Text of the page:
Project Title

Connecting aboveground and underground effects of temperature on bumble bee colonies (Bombus impatiens)

Academic department under which the project should be listed

CSM - Ecology, Evolution, and Organismal Biology

Faculty Sponsor Name

Clint Penick

no human subjects

Abstract (300 words maximum)

Declines in bumble bee abundance and diversity across continents have been linked to rising global temperatures associated with climate change and the urban heat island effect. Bumble bees are common, diverse, widespread, and are among the most highly contributing pollinators for a wide variety of wild plants and cultivated crops. Thus, the impact of rising temperatures will have a negative effect on not just the bees themselves, but also the wild and cultivated plants that depend on these animals. While a growing body of research has considered the effects of temperature on individual bees, much less is known about how rising temperatures may affect bees collectively at the colony level. Colony performance is heavily influenced by nest temperature, which affects brood development, colony growth, and reproductive output. To understand the effects of environmental temperature on the colony as a whole, we measured temperature inside simulated bumble bee nests both aboveground and underground. The results of our initial experiment suggest that bees in outdoor aboveground nests experience greater temperature extremes and daily temperature swings than bees in underground nests. Therefore, bumble bees in commercial box nests used for field crop pollination may experience greater stress than their counterparts nesting naturally underground. We plan to conduct further experiments this spring and summer to study how nest temperature varies among a range of natural and commercial bumble bee nests, and we will assess how well bumble bee colonies are likely to cope with increased temperatures due to climate change and urbanization.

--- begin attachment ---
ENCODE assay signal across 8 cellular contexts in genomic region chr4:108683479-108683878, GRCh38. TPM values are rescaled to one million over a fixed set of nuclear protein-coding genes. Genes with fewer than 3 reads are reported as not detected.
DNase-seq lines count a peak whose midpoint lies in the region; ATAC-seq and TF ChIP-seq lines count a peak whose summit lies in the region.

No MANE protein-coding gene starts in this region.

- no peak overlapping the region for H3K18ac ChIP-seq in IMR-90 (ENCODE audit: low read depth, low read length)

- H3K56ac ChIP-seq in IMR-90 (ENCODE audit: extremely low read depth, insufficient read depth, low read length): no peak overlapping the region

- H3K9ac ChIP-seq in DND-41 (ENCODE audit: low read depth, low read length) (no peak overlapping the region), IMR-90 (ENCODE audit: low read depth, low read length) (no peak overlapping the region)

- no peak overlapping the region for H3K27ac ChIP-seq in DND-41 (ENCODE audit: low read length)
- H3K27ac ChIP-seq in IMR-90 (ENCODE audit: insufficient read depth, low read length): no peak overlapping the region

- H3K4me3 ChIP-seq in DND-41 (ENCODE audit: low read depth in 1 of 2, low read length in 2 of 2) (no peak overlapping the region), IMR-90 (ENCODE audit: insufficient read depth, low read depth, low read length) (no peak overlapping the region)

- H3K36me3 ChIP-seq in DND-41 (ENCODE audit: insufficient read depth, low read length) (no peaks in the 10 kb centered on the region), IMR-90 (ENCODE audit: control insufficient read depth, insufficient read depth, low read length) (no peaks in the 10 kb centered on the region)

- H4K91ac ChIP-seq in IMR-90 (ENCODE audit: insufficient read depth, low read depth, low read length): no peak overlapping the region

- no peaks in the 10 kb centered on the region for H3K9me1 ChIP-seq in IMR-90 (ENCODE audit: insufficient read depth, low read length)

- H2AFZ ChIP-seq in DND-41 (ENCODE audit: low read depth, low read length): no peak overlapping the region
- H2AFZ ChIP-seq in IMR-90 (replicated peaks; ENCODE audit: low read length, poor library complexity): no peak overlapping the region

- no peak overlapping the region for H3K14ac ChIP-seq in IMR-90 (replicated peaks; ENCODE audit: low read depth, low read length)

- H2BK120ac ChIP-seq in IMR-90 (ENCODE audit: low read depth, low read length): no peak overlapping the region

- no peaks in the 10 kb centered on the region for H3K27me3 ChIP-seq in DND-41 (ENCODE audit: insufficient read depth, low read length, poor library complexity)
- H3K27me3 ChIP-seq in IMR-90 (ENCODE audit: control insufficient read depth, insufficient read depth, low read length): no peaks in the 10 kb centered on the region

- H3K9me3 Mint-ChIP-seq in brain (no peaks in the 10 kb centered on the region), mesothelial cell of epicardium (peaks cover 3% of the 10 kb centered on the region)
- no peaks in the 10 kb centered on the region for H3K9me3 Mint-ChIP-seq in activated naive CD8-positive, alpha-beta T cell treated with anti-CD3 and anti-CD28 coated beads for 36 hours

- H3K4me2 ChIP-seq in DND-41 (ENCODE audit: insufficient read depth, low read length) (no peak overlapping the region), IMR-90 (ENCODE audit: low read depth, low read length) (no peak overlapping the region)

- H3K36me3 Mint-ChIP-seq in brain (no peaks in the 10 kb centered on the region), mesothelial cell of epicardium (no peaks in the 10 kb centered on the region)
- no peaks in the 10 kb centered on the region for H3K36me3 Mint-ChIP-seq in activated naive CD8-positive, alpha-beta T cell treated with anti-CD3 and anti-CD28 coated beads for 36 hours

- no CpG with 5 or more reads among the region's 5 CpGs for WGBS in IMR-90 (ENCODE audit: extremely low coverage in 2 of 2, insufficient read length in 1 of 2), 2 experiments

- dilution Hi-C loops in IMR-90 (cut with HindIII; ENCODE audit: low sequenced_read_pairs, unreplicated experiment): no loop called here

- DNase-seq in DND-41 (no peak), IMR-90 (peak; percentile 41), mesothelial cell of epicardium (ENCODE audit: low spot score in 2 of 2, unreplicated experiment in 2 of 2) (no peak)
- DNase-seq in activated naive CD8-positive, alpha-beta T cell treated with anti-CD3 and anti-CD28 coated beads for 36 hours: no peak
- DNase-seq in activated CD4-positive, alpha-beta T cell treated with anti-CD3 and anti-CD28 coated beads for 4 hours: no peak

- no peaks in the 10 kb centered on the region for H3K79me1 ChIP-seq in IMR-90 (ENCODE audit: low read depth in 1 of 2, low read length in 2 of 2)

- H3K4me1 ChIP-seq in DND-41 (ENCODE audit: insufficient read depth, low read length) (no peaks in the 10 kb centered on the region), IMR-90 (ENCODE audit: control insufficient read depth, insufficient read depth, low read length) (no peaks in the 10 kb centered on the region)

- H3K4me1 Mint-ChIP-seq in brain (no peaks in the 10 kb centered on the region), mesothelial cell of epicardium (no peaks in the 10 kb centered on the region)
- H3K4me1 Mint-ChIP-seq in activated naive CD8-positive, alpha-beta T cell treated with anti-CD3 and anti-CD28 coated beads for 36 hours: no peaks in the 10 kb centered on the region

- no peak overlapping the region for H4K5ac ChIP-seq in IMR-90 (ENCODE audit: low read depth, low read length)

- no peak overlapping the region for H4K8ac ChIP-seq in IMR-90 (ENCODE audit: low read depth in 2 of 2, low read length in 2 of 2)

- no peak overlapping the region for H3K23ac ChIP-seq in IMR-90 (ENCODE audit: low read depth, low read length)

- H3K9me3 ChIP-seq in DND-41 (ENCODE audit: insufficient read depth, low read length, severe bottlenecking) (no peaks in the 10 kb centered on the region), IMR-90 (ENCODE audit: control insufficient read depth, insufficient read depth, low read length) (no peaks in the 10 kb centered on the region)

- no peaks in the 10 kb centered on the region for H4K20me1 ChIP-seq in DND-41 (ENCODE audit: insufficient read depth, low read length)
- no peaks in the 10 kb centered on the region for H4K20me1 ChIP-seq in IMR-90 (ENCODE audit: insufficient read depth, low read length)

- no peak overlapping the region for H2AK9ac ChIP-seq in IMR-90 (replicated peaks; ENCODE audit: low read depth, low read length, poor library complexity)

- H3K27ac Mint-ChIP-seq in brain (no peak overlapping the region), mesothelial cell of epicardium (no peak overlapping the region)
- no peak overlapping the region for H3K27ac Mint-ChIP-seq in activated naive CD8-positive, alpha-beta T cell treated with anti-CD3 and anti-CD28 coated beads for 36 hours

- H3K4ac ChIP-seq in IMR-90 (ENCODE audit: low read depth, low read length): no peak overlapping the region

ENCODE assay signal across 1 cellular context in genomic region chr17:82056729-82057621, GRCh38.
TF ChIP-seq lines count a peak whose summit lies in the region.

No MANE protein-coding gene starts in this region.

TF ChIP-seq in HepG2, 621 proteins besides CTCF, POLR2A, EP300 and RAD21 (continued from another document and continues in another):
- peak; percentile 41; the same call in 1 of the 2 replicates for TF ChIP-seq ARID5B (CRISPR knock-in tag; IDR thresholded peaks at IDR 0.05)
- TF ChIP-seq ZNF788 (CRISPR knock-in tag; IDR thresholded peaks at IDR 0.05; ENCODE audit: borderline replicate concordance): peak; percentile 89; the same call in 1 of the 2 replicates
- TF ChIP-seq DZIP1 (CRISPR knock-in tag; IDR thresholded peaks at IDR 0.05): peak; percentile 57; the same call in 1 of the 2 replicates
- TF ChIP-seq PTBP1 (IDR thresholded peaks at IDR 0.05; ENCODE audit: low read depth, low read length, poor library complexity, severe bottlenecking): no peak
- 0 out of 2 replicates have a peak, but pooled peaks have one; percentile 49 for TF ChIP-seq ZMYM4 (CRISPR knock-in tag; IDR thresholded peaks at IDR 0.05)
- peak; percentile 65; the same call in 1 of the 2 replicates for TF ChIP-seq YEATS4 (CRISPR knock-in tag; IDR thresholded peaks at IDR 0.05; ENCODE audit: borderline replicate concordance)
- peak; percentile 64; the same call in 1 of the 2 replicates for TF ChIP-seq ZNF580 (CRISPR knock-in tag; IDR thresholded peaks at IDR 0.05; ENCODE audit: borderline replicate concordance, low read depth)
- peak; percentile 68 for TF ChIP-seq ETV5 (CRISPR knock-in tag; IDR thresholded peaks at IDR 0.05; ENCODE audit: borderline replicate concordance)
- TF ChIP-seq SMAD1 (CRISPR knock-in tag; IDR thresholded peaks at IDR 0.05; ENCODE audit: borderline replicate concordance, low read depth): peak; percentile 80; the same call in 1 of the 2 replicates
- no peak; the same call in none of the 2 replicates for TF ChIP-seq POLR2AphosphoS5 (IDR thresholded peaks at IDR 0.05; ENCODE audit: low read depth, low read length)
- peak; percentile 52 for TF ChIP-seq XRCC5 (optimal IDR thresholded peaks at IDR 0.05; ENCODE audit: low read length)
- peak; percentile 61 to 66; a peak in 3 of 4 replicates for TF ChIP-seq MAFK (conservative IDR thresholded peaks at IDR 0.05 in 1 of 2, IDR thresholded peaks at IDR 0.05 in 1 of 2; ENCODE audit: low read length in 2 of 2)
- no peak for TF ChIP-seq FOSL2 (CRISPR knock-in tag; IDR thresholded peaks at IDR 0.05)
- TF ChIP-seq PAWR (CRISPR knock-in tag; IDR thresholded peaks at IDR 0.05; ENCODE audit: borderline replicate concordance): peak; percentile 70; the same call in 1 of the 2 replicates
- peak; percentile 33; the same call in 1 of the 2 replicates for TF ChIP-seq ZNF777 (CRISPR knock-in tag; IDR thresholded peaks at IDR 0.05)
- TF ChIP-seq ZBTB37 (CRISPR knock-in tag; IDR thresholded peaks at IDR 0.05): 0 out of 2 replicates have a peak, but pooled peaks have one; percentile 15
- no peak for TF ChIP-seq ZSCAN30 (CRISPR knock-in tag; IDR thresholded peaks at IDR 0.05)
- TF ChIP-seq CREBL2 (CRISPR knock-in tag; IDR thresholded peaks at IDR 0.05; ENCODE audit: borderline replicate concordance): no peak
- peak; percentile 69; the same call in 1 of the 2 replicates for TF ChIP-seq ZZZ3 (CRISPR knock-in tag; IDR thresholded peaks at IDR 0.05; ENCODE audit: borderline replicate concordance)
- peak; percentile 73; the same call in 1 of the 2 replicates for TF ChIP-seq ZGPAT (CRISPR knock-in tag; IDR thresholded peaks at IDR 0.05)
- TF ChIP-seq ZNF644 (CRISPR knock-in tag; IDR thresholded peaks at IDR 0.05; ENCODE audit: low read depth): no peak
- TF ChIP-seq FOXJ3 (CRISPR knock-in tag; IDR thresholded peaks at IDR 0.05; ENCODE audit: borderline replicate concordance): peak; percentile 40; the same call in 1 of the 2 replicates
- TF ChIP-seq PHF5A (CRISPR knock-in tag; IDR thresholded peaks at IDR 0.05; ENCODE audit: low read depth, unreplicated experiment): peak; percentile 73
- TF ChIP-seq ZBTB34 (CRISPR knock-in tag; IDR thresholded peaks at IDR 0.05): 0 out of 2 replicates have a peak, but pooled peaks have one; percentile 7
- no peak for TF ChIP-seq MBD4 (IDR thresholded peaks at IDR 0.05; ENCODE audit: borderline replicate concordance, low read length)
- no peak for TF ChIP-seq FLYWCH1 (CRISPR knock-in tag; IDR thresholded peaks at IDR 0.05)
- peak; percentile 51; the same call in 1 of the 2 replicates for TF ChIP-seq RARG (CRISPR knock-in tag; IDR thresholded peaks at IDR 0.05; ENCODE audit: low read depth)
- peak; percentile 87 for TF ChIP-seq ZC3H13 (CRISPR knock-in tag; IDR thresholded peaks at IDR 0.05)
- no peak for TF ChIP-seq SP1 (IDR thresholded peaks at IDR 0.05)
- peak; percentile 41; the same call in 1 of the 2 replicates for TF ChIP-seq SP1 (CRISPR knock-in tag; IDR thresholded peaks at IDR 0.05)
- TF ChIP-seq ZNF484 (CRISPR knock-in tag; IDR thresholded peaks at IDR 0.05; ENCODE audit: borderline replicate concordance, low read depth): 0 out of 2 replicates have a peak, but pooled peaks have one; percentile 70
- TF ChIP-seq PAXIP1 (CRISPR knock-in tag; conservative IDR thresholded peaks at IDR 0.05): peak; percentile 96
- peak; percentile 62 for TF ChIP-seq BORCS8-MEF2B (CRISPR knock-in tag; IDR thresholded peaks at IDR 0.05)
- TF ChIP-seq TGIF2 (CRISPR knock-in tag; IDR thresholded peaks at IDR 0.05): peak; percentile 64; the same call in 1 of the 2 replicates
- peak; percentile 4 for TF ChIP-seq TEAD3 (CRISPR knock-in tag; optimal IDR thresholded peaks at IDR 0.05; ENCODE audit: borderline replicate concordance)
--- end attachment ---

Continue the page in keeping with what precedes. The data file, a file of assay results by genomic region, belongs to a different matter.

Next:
Project Type

Event

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Connecting aboveground and underground effects of temperature on bumble bee colonies (Bombus impatiens)

Declines in bumble bee abundance and diversity across continents have been linked to rising global temperatures associated with climate change and the urban heat island effect. Bumble bees are common, diverse, widespread, and are among the most highly contributing pollinators for a wide variety of wild plants and cultivated crops. Thus, the impact of rising temperatures will have a negative effect on not just the bees themselves, but also the wild and cultivated plants that depend on these animals. While a growing body of research has considered the effects of temperature on individual bees, much less is known about how rising temperatures may affect bees collectively at the colony level. Colony performance is heavily influenced by nest temperature, which affects brood development, colony growth, and reproductive output. To understand the effects of environmental temperature on the colony as a whole, we measured temperature inside simulated bumble bee nests both aboveground and underground. The results of our initial experiment suggest that bees in outdoor aboveground nests experience greater temperature extremes and daily temperature swings than bees in underground nests. Therefore, bumble bees in commercial box nests used for field crop pollination may experience greater stress than their counterparts nesting naturally underground. We plan to conduct further experiments this spring and summer to study how nest temperature varies among a range of natural and commercial bumble bee nests, and we will assess how well bumble bee colonies are likely to cope with increased temperatures due to climate change and urbanization.